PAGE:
TAMPA — The Lightning couldn’t take advantage of having the league’s top-ranked power play in Sunday’s loss to the Islanders. Tampa Bay had just two man-advantage opportunities during the Stanley Cup semifinal opener, and its power-play unit didn’t see the ice until nearly two-thirds of the way into the game.
Can you force a team like the Islanders, which has shown discipline in avoiding minor stick penalties, to commit more infractions?
Lightning coach Jon Cooper said drawing penalties starts with forcing an opponent to play with more desperation, something his team didn’t do in Game 1.
“We didn’t make them desperate at all,” Cooper said. “When I want a team leaving the game, I’d like for them to have ice bags all over their body and not feeling too great afterwards. I think, at times, the Islanders probably didn’t have to shower after that game. So a little uncharacteristic for us.
“If you want to have teams take penalties, make them feel some desperation. And I just don’t think we did that enough in the game outside of maybe the first six to eight minutes. So if you want that, that’s what has to be done.”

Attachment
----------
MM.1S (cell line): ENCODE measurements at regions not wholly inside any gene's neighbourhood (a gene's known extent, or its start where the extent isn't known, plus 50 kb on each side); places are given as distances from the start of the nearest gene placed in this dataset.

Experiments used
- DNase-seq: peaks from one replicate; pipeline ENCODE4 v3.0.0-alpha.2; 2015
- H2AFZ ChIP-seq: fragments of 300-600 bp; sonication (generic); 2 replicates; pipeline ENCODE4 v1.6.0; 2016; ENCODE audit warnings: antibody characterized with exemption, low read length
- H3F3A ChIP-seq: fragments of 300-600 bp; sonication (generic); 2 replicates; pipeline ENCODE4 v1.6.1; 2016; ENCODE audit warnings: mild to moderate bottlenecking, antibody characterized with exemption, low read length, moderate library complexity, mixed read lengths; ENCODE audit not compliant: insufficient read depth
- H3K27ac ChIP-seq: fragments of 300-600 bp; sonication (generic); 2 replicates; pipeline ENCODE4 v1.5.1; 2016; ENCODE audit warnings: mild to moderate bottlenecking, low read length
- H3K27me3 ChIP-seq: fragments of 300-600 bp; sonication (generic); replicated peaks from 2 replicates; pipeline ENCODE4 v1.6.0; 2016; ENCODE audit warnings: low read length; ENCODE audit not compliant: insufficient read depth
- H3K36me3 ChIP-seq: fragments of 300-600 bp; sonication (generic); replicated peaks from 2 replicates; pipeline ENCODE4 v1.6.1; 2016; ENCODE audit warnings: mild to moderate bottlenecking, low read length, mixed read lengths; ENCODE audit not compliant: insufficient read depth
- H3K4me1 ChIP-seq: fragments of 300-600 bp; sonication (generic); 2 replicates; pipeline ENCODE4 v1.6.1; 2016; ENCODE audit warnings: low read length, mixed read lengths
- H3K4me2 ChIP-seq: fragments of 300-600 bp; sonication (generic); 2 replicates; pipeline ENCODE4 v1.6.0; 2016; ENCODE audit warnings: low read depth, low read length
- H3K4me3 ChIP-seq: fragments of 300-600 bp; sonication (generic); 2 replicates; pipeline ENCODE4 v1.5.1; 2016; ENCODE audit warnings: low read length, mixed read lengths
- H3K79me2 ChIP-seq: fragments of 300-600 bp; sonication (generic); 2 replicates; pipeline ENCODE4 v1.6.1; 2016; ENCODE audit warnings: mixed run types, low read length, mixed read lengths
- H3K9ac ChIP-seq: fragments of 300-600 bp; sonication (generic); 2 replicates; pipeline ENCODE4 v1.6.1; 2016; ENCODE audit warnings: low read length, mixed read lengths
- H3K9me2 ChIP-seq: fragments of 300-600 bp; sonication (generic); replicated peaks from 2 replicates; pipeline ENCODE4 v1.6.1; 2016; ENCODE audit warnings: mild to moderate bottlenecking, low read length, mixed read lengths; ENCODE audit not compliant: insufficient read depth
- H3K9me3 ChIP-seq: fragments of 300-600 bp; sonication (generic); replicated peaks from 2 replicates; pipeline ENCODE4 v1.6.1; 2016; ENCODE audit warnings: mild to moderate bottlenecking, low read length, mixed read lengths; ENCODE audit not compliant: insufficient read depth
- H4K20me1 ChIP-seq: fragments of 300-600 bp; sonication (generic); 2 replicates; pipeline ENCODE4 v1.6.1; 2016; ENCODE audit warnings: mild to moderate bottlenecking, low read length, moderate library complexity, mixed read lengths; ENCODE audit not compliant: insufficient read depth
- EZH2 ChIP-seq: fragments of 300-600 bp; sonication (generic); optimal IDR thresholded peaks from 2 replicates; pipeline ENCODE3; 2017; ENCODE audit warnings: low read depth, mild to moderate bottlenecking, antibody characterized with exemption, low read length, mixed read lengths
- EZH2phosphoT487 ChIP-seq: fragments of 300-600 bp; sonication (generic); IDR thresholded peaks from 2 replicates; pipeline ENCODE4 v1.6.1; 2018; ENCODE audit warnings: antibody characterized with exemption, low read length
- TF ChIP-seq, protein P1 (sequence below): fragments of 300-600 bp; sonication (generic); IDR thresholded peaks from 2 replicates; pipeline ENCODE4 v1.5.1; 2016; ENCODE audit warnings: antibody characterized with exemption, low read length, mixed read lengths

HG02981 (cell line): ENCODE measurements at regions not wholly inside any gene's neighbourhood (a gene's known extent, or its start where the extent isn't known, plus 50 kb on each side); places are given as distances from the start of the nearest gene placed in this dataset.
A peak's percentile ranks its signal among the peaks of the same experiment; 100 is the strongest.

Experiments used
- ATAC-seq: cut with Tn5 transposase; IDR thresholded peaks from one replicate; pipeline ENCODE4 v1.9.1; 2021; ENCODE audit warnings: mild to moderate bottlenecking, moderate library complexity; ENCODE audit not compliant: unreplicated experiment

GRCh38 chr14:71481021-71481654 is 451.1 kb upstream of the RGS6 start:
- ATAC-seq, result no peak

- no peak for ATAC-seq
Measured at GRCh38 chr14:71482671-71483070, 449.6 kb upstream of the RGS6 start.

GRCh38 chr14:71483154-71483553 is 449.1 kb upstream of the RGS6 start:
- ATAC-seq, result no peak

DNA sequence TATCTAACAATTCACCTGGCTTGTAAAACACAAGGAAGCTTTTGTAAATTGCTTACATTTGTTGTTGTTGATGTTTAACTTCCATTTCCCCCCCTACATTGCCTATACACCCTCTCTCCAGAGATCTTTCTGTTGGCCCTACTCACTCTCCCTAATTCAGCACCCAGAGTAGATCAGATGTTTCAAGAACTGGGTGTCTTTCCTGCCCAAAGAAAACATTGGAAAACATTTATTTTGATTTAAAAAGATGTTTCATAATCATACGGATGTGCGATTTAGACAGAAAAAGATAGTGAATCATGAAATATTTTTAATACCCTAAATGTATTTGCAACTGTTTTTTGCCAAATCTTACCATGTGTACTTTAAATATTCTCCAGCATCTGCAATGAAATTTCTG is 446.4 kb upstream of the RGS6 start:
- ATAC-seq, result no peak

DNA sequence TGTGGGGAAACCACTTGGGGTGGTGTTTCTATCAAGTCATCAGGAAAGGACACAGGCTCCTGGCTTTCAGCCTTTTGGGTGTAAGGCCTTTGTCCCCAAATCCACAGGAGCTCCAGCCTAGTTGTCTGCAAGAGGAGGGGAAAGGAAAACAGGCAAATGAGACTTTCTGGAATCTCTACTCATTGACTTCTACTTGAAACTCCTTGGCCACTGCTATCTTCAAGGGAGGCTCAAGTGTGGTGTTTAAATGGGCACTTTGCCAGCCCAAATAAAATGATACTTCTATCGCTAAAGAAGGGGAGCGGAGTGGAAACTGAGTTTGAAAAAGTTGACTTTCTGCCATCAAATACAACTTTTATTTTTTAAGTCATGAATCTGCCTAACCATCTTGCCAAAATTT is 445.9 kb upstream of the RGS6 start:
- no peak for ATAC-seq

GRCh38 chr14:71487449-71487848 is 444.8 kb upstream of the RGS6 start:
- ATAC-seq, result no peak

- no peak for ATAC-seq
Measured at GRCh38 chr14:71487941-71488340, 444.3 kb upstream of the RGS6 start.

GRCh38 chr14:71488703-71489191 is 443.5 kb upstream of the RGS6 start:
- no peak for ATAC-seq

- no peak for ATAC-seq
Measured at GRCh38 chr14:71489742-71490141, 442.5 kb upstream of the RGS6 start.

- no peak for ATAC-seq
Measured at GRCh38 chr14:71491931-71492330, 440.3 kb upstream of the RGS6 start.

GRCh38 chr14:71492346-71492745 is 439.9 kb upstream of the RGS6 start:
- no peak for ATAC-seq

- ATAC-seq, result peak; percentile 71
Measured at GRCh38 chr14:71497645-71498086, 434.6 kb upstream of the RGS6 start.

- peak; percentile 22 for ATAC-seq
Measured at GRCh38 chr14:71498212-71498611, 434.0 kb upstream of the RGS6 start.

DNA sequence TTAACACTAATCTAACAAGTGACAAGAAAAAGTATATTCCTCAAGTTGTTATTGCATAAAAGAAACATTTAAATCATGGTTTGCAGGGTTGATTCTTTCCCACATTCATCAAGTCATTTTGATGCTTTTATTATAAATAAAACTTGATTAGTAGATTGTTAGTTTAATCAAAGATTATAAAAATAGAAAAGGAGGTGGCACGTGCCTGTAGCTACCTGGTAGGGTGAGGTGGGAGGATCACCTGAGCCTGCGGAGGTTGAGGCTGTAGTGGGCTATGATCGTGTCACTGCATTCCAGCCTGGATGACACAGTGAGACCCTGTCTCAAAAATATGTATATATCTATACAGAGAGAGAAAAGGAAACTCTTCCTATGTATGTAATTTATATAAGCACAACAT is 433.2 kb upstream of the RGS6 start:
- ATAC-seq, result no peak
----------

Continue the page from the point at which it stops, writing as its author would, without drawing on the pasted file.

After Lightning forward Barclay Goodrow and Islanders forward Matt Martin received offsetting unsportsmanlike conduct penalties eight seconds into the game, New York didn’t commit a penalty until Kyle Palmieri was called for interference with 37 seconds left in the second period.
Tampa Bay’s other power play came with 1:38 left in the game, when Brock Nelson was called for high-sticking. The Lightning capitalized on Brayden Point’s power-play goal with 54 seconds left but was unable to tie the score in the waning seconds.
• • •
Sign up for Lightning Strikes, a weekly newsletter from Bolts beat writer Eduardo A. Encina that brings you closer to the ice.